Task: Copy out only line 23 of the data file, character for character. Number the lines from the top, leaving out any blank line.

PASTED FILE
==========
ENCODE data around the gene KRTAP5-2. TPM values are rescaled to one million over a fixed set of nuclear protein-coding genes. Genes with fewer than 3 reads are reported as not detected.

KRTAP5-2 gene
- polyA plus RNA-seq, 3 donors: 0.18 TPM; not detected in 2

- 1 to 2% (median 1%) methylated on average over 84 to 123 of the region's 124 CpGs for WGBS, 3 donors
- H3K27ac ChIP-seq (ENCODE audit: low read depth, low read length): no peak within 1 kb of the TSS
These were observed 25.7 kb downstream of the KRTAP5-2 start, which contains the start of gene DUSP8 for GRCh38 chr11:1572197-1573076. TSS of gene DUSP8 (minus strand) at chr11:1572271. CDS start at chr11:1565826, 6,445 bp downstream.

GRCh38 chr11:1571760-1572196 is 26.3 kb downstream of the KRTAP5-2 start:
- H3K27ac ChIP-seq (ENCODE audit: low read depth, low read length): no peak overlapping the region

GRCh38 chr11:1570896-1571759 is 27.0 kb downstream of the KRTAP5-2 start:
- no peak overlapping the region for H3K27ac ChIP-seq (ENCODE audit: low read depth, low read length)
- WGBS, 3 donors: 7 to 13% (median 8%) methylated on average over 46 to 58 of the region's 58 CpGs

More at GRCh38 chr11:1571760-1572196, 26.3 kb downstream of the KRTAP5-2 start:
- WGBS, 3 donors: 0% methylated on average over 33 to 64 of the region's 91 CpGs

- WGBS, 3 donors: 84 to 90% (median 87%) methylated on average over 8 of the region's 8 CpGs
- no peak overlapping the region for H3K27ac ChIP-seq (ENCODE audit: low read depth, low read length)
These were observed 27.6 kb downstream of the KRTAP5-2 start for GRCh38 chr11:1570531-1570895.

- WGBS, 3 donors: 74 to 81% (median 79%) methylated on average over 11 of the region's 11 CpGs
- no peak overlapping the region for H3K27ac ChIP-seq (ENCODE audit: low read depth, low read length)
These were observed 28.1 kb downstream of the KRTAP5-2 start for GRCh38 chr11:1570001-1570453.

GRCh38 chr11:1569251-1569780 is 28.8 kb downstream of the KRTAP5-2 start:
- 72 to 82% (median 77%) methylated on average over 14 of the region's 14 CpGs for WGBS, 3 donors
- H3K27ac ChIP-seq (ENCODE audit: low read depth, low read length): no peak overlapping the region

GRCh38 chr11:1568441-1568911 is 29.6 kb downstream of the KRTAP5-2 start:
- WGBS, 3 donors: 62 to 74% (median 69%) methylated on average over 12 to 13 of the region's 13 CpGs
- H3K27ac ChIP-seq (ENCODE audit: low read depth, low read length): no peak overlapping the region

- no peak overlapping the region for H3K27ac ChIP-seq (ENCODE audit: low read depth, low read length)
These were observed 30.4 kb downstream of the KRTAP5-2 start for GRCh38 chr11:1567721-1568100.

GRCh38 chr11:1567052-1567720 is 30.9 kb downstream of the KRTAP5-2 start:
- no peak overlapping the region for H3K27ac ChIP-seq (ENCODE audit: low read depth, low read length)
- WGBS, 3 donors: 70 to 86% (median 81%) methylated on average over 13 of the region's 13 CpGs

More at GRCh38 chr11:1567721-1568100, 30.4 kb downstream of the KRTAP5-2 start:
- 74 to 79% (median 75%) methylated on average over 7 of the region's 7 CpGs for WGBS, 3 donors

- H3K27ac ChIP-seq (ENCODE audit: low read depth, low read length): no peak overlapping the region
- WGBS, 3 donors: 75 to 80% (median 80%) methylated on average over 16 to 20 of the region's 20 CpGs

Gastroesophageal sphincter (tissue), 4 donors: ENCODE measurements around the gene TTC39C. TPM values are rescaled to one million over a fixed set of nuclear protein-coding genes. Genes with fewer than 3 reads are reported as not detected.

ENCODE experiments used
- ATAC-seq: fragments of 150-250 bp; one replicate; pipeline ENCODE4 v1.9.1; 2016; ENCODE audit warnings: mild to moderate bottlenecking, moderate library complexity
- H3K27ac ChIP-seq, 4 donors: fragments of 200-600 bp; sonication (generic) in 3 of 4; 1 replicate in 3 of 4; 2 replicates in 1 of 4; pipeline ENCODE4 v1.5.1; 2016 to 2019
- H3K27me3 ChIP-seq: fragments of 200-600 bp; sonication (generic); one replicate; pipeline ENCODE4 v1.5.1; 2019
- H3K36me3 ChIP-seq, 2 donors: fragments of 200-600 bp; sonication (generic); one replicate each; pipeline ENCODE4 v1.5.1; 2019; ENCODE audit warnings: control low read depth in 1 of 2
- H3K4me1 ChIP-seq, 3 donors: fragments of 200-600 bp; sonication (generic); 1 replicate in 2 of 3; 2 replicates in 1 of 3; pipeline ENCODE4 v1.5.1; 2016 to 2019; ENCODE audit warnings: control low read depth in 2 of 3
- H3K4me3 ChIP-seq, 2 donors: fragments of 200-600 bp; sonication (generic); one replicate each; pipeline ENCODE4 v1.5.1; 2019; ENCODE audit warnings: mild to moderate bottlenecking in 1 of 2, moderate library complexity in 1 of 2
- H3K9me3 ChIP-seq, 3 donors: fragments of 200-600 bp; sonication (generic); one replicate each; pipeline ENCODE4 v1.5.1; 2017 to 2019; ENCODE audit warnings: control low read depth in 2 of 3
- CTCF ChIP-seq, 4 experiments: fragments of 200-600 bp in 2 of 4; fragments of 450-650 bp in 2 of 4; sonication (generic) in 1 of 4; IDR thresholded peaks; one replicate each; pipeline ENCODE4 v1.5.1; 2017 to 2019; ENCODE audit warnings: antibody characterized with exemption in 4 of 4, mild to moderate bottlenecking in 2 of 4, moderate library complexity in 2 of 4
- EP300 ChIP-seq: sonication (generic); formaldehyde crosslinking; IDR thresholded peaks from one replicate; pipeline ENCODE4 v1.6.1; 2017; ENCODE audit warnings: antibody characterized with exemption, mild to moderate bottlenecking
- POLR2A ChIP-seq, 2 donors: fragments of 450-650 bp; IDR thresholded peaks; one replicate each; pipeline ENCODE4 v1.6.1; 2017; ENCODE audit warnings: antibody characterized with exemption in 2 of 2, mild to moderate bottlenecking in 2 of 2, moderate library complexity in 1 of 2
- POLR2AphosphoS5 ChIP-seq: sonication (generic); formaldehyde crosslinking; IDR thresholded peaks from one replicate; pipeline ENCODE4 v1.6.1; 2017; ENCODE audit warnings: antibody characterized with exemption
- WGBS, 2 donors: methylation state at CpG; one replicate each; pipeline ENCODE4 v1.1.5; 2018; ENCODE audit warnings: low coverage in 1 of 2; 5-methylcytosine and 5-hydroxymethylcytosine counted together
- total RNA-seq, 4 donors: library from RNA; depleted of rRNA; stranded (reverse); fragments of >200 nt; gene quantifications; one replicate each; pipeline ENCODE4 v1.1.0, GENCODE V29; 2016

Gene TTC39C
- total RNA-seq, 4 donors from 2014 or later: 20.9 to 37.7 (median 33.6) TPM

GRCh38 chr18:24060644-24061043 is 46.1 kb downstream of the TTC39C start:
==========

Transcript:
GRCh38 chr11:1568441-1568911 is 29.6 kb downstream of the KRTAP5-2 start: